Abstract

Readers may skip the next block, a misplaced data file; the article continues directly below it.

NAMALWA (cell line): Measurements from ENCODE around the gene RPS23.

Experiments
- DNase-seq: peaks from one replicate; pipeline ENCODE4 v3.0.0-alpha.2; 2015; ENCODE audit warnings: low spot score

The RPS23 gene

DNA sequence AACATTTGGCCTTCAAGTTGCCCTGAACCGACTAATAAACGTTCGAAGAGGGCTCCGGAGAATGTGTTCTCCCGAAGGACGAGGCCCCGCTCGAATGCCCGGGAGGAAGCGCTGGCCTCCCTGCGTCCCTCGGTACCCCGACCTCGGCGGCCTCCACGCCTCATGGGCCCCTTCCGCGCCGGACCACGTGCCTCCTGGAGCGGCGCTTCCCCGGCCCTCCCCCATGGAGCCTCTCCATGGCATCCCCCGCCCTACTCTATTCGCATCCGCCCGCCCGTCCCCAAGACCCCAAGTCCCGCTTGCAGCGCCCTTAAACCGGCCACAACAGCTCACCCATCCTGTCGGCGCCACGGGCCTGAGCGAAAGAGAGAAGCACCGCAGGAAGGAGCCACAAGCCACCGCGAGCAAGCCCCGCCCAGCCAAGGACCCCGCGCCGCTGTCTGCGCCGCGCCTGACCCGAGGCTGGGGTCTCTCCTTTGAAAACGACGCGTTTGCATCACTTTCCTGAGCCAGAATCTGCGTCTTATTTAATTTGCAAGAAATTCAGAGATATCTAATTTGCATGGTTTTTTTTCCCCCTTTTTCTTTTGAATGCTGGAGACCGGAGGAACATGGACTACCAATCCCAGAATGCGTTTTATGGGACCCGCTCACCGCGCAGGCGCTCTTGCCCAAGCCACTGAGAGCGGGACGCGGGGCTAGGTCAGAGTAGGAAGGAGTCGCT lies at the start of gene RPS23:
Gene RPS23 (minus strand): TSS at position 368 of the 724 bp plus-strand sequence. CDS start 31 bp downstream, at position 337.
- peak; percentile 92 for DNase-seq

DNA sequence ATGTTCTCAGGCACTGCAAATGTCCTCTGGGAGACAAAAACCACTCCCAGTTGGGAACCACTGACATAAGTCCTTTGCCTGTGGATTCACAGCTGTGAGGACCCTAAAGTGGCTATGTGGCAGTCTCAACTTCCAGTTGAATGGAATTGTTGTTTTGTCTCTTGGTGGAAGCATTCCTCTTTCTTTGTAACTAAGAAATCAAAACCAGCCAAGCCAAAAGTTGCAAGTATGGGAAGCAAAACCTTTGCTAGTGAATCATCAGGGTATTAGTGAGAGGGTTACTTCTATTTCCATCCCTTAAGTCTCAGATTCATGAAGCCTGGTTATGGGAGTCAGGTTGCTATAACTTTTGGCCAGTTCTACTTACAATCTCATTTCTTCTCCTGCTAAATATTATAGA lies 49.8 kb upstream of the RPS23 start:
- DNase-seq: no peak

Bathymetric, seismic-reflection, seismic-refraction, and magnetic-anomaly data suggest that the Madagascar Ridge consists of two different domains. North of 31°S, both the sea floor and the basement topography appear to be locally and regionally complex. Small sediment-filled pockets are present between numerous basaltic basement highs. Large-scale normal faulting shapes the western flank; on the east, the Late Cretaceous fracture zones of the Madagascar Basin penetrate deeply into the ridge. South of 32°S, an extensive area of thick undeformed sediments is found over the central part of the ridge. Two prominent seismic horizons — the upper one being attributed to an unconformity between lower Eocene–upper Oligocene and lower Miocene sediments — can be mapped throughout this area. The steep western slope reflects the Mozambique Basin fracture-zone trends. Both the topography and sediment cover at the southeastern limit are closely related to the north-south–trending fracture zones of the Southwest Indian Ridge. The character of magnetic anomalies is in accord with this regional subdivision. An east-west–trending rise situated near 32°S and marked by the 4,000-m isobath marks the former boundary of two spreading systems that are related to the Central Indian Ridge and the Southwest Indian Ridge. The shallow structural data and our interpretation of those data favor an oceanic nature for the entire Madagascar Ridge.

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